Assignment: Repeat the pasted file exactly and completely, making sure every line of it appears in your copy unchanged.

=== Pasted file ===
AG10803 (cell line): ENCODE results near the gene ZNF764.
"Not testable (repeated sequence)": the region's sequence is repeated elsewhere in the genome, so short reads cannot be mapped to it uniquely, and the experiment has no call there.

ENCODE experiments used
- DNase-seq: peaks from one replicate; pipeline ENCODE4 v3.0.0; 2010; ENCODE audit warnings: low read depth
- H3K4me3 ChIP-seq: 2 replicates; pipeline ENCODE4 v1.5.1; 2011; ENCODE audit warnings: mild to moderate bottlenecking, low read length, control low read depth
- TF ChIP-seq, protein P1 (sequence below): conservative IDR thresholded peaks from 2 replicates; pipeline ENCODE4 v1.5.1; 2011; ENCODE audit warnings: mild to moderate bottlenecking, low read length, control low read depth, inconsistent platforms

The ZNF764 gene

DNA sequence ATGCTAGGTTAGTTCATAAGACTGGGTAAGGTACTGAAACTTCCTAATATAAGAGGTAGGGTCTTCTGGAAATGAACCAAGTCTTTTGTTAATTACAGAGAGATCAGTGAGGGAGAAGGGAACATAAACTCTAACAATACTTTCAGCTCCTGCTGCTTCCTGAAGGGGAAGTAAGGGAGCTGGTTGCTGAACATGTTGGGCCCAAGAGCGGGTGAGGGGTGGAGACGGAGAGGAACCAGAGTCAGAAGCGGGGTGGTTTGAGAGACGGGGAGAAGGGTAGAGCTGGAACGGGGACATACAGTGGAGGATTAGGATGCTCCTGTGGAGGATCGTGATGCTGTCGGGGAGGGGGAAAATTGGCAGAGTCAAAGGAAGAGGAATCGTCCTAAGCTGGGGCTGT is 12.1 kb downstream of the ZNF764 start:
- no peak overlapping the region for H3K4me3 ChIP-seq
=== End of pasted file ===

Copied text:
AG10803 (cell line): ENCODE results near the gene ZNF764.
"Not testable (repeated sequence)": the region's sequence is repeated elsewhere in the genome, so short reads cannot be mapped to it uniquely, and the experiment has no call there.

ENCODE experiments used
- DNase-seq: peaks from one replicate; pipeline ENCODE4 v3.0.0; 2010; ENCODE audit warnings: low read depth
- H3K4me3 ChIP-seq: 2 replicates; pipeline ENCODE4 v1.5.1; 2011; ENCODE audit warnings: mild to moderate bottlenecking, low read length, control low read depth
- TF ChIP-seq, protein P1 (sequence below): conservative IDR thresholded peaks from 2 replicates; pipeline ENCODE4 v1.5.1; 2011; ENCODE audit warnings: mild to moderate bottlenecking, low read length, control low read depth, inconsistent platforms

The ZNF764 gene

DNA sequence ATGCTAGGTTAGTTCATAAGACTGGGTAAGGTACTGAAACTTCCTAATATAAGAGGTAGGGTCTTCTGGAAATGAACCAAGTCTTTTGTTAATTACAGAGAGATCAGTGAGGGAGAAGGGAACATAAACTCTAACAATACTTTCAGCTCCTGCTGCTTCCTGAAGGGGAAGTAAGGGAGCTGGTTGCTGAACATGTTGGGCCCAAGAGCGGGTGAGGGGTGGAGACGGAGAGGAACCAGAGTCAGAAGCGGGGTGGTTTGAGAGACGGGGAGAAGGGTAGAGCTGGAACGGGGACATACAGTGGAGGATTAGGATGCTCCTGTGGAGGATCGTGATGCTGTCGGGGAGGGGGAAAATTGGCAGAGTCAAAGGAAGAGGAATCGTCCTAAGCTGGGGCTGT is 12.1 kb downstream of the ZNF764 start:
- no peak overlapping the region for H3K4me3 ChIP-seq